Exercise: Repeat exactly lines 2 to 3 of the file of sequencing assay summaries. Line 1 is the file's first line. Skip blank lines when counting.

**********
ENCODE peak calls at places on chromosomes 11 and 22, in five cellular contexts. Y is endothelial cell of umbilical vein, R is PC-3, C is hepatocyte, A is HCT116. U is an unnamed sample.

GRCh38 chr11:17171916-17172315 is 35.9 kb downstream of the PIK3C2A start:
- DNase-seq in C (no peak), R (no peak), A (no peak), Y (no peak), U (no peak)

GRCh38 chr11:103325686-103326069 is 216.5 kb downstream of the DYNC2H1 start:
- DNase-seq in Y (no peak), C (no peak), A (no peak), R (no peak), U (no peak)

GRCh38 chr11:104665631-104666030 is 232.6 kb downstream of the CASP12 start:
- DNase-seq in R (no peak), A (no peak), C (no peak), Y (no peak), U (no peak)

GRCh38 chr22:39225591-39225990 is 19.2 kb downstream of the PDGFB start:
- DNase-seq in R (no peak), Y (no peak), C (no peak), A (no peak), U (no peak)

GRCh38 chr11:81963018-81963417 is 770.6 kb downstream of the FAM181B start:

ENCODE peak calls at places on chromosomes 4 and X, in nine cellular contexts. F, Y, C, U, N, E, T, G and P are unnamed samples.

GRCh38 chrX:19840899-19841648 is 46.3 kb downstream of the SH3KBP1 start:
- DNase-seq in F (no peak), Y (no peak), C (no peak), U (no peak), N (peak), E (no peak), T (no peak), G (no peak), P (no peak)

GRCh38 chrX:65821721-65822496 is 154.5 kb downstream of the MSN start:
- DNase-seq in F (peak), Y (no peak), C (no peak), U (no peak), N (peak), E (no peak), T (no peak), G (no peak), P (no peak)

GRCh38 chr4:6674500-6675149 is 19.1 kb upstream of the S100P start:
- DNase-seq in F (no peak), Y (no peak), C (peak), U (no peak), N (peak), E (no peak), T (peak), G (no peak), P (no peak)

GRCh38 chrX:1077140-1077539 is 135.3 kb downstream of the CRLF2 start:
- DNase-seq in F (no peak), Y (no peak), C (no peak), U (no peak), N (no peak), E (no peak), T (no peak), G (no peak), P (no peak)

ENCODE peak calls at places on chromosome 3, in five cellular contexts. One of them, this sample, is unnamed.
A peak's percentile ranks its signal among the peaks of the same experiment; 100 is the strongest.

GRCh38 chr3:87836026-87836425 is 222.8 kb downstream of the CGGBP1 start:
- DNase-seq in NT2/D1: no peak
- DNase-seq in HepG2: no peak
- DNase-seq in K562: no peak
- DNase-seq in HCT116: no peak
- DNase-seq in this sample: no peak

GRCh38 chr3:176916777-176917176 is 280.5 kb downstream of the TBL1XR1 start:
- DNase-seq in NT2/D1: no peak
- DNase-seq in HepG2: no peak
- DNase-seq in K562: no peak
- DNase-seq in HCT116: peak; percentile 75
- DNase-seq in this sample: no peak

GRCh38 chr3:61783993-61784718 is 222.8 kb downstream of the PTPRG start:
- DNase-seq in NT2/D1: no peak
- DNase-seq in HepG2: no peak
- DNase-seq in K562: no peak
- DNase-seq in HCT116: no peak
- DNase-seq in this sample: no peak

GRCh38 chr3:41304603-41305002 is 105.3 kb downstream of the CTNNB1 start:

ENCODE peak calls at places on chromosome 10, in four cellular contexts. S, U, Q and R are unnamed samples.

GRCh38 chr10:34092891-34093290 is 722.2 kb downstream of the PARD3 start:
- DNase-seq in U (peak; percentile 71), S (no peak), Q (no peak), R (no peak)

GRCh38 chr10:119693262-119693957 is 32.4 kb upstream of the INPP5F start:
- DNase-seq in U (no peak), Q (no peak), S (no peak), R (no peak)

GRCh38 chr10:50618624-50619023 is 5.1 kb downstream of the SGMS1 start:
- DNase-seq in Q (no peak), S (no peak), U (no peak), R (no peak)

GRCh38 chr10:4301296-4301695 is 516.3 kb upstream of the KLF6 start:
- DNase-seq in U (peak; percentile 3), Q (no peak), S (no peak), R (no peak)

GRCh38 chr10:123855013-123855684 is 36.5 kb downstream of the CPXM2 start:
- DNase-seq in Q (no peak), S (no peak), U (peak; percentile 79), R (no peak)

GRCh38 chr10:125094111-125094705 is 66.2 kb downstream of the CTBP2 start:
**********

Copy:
GRCh38 chr11:17171916-17172315 is 35.9 kb downstream of the PIK3C2A start:
- DNase-seq in C (no peak), R (no peak), A (no peak), Y (no peak), U (no peak)